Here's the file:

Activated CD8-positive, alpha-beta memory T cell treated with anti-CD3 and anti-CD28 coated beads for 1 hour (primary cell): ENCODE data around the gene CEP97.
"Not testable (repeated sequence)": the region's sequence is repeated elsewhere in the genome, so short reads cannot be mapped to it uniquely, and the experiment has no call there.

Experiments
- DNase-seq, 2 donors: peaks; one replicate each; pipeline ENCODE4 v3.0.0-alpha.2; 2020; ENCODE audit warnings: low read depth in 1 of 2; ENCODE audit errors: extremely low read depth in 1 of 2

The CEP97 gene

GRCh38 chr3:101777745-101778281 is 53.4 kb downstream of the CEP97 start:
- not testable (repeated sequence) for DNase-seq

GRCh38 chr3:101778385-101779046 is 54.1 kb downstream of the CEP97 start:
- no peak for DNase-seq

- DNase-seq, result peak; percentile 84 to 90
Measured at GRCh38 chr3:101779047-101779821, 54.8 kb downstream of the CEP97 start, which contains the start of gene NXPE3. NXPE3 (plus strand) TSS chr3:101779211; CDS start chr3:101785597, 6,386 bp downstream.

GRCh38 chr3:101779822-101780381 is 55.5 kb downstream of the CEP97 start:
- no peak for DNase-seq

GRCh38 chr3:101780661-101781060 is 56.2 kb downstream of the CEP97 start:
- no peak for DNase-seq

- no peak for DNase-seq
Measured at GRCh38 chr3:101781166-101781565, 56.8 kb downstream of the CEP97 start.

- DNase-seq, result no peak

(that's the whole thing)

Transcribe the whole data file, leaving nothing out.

Activated CD8-positive, alpha-beta memory T cell treated with anti-CD3 and anti-CD28 coated beads for 1 hour (primary cell): ENCODE data around the gene CEP97.
"Not testable (repeated sequence)": the region's sequence is repeated elsewhere in the genome, so short reads cannot be mapped to it uniquely, and the experiment has no call there.

Experiments
- DNase-seq, 2 donors: peaks; one replicate each; pipeline ENCODE4 v3.0.0-alpha.2; 2020; ENCODE audit warnings: low read depth in 1 of 2; ENCODE audit errors: extremely low read depth in 1 of 2

The CEP97 gene

GRCh38 chr3:101777745-101778281 is 53.4 kb downstream of the CEP97 start:
- not testable (repeated sequence) for DNase-seq

GRCh38 chr3:101778385-101779046 is 54.1 kb downstream of the CEP97 start:
- no peak for DNase-seq

- DNase-seq, result peak; percentile 84 to 90
Measured at GRCh38 chr3:101779047-101779821, 54.8 kb downstream of the CEP97 start, which contains the start of gene NXPE3. NXPE3 (plus strand) TSS chr3:101779211; CDS start chr3:101785597, 6,386 bp downstream.

GRCh38 chr3:101779822-101780381 is 55.5 kb downstream of the CEP97 start:
- no peak for DNase-seq

GRCh38 chr3:101780661-101781060 is 56.2 kb downstream of the CEP97 start:
- no peak for DNase-seq

- no peak for DNase-seq
Measured at GRCh38 chr3:101781166-101781565, 56.8 kb downstream of the CEP97 start.

- DNase-seq, result no peak